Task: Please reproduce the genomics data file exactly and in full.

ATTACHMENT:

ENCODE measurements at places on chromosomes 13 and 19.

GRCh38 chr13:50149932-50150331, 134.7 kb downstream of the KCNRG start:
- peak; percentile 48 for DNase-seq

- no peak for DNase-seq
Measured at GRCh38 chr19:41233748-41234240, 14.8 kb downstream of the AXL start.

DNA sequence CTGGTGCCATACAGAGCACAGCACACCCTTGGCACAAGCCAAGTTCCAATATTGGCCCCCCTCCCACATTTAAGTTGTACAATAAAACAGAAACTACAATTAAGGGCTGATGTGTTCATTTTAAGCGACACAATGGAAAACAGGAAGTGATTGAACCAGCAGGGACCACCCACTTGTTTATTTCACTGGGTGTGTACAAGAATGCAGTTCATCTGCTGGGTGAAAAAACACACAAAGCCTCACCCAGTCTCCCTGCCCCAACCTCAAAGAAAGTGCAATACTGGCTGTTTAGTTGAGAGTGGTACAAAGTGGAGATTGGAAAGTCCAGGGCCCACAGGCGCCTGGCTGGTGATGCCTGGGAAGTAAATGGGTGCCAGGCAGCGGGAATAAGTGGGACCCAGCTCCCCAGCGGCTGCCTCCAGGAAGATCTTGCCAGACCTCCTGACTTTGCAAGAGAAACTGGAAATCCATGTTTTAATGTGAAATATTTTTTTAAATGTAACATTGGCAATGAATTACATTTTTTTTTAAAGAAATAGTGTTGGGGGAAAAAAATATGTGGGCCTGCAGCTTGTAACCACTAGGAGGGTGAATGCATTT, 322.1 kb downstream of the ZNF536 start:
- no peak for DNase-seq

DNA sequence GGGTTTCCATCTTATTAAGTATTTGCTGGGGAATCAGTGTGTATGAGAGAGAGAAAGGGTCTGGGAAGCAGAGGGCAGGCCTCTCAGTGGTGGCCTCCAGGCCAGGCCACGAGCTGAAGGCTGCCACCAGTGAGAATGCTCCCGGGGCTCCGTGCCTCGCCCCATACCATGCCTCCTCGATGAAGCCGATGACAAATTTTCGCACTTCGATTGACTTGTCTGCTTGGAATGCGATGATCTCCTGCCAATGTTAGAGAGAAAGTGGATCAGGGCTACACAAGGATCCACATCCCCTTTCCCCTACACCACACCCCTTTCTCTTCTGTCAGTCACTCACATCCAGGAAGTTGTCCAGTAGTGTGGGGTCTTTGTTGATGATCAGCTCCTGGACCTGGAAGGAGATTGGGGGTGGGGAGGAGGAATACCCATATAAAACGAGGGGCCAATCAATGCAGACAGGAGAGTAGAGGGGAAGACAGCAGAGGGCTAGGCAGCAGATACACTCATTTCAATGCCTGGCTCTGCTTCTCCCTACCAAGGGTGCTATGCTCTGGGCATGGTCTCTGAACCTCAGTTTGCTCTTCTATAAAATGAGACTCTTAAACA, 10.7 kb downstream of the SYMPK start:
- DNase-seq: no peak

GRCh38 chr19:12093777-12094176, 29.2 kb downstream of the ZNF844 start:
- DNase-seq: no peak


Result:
ENCODE measurements at places on chromosomes 13 and 19.

GRCh38 chr13:50149932-50150331, 134.7 kb downstream of the KCNRG start:
- peak; percentile 48 for DNase-seq

- no peak for DNase-seq
Measured at GRCh38 chr19:41233748-41234240, 14.8 kb downstream of the AXL start.

DNA sequence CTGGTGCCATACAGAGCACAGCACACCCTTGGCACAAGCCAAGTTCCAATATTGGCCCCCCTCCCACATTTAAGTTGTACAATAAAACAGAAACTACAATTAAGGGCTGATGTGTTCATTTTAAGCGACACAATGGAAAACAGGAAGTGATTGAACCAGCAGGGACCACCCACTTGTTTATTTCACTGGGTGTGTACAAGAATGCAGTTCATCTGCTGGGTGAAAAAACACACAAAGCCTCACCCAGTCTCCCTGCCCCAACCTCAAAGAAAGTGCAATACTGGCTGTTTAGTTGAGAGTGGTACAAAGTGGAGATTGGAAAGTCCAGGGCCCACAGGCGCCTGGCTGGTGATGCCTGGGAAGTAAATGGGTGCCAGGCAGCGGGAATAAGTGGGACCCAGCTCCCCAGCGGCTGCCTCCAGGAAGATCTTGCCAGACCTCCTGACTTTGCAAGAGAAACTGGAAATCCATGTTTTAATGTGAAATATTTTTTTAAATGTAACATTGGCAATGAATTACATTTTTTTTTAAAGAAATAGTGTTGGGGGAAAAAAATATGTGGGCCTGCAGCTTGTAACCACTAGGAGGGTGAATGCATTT, 322.1 kb downstream of the ZNF536 start:
- no peak for DNase-seq

DNA sequence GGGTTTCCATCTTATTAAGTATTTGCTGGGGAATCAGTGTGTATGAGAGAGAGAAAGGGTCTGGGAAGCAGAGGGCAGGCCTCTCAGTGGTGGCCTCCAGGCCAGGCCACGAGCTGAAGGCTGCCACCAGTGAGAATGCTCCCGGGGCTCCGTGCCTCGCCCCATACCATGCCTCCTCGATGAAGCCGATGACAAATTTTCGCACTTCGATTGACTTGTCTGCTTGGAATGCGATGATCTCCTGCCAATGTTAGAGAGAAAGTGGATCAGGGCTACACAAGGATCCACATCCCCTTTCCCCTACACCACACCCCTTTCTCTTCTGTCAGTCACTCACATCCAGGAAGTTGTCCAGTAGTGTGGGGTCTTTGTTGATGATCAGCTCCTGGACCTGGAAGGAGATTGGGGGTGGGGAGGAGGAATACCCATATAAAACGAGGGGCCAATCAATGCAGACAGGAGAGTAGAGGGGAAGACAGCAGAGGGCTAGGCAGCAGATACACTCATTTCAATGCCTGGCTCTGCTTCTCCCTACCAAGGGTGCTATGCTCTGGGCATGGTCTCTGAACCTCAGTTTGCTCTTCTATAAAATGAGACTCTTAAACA, 10.7 kb downstream of the SYMPK start:
- DNase-seq: no peak

GRCh38 chr19:12093777-12094176, 29.2 kb downstream of the ZNF844 start:
- DNase-seq: no peak